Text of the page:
The solar constant (GSC) measures the amount of energy received by a given area one astronomical unit away from the Sun. More specifically, it is a flux density measuring mean solar electromagnetic radiation (total solar irradiance) per unit area. It is measured on a surface perpendicular to the rays, one astronomical unit (au) from the Sun (roughly the distance from the Sun to the Earth).
The solar constant includes radiation over the entire electromagnetic spectrum. It is measured by satellite as being 1.361 kilowatts per square meter (kW/m2) at solar minimum (the time in the 11-year solar cycle when the number of sunspots is minimal) and approximately 0.1% greater (roughly 1.362 kW/m2) at solar maximum.
The solar "constant" is not a physical constant in the modern CODATA scientific sense; that is, it is not like the Planck constant or the speed of light which are absolutely constant in physics. The solar constant is an average of a varying value. In the past 400 years it has varied less than 0.2 percent. Billions of years ago, it was significantly lower.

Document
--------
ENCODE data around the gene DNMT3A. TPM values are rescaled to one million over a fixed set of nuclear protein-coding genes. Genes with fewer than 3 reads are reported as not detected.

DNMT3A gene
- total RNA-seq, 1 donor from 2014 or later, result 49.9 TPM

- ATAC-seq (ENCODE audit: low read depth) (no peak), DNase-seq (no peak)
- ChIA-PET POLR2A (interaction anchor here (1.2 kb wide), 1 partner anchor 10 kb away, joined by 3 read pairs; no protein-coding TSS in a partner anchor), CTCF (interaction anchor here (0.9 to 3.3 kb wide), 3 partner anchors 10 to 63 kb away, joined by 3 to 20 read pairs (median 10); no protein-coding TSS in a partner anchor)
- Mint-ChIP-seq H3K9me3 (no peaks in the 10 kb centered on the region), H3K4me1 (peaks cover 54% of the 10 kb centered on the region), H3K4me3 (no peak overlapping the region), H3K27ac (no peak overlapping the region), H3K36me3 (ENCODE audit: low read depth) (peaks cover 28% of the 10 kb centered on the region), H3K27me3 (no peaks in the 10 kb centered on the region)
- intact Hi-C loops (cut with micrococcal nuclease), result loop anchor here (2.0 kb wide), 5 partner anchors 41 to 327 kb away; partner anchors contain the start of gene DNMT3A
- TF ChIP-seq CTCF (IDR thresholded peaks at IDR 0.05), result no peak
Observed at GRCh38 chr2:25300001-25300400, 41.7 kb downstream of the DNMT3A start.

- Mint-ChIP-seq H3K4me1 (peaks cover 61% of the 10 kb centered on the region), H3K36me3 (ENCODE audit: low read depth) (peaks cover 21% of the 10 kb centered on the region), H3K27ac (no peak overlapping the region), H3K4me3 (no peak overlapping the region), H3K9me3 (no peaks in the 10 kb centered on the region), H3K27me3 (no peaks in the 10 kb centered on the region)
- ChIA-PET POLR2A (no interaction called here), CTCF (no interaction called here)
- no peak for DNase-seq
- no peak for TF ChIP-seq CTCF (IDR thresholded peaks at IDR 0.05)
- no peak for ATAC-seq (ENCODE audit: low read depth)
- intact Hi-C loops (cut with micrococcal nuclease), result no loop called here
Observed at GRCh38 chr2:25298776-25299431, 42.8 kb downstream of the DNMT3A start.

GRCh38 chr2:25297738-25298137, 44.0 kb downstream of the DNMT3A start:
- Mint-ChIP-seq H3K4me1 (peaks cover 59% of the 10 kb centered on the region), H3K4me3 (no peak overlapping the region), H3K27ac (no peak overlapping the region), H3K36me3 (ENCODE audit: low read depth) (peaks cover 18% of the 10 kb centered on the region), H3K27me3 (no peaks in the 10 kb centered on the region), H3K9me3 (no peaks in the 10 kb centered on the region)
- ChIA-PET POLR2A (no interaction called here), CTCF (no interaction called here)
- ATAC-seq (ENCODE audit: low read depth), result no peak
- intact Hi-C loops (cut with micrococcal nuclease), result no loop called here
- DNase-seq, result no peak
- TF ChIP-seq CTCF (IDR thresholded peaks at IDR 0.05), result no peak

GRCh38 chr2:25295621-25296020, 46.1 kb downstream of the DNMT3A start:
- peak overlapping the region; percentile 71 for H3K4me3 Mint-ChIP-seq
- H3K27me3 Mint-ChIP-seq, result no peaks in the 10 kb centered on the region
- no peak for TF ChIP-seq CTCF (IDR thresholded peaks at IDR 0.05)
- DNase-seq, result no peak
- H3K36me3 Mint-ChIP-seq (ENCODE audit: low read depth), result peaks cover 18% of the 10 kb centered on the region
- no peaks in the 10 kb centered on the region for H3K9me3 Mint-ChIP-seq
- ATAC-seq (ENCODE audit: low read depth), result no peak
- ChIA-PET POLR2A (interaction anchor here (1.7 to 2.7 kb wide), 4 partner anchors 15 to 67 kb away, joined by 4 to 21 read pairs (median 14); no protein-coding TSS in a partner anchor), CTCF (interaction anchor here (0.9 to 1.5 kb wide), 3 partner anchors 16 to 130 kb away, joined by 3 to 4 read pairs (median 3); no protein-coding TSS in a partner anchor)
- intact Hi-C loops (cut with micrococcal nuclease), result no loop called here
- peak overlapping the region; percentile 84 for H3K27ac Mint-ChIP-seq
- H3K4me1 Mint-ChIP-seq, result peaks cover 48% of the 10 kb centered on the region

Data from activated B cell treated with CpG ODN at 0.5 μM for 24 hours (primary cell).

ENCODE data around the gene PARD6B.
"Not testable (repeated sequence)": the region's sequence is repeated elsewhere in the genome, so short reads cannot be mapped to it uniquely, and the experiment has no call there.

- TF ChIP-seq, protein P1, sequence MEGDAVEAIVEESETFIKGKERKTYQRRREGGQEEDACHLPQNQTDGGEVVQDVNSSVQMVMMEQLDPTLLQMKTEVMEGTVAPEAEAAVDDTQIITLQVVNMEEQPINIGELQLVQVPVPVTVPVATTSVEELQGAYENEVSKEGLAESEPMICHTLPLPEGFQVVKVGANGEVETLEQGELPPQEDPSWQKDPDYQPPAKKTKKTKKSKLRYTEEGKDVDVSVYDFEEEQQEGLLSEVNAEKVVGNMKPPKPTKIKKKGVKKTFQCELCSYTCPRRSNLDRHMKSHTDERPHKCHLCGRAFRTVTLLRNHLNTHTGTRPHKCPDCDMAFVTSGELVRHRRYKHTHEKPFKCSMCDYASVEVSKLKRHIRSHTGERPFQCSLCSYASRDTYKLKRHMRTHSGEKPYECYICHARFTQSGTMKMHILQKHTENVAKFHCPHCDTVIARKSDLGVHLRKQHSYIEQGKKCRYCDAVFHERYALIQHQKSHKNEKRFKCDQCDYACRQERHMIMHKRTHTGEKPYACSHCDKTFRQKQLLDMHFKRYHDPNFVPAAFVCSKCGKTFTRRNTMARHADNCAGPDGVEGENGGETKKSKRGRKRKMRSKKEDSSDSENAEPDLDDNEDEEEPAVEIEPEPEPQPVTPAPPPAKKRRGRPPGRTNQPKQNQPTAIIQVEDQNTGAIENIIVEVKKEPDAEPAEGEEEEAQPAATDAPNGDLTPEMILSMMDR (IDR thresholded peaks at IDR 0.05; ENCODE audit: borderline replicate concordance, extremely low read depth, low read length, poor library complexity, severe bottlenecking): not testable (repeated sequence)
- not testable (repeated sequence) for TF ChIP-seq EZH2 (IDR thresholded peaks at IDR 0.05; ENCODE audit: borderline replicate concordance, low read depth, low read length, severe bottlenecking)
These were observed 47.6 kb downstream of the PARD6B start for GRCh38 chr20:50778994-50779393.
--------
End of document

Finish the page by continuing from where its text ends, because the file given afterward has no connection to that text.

Solar irradiance is measured by satellites above Earth's atmosphere, and is then adjusted using the inverse square law to infer the magnitude of solar irradiance at one Astronomical Unit (au) to evaluate the solar constant. The approximate average value cited, 1.3608 ± 0.0005 kW/m2, which is 81.65 kJ/m2 per minute, is equivalent to approximately 1.951 calories per minute per square centimeter, or 1.951 langleys per minute.